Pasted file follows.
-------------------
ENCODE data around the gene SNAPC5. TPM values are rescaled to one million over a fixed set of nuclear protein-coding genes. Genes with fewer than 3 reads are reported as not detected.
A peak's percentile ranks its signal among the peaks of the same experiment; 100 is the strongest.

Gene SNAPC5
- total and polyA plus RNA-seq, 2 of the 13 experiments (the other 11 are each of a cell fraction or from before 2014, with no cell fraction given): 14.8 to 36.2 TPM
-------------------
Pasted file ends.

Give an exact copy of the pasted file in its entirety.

ENCODE data around the gene SNAPC5. TPM values are rescaled to one million over a fixed set of nuclear protein-coding genes. Genes with fewer than 3 reads are reported as not detected.
A peak's percentile ranks its signal among the peaks of the same experiment; 100 is the strongest.

Gene SNAPC5
- total and polyA plus RNA-seq, 2 of the 13 experiments (the other 11 are each of a cell fraction or from before 2014, with no cell fraction given): 14.8 to 36.2 TPM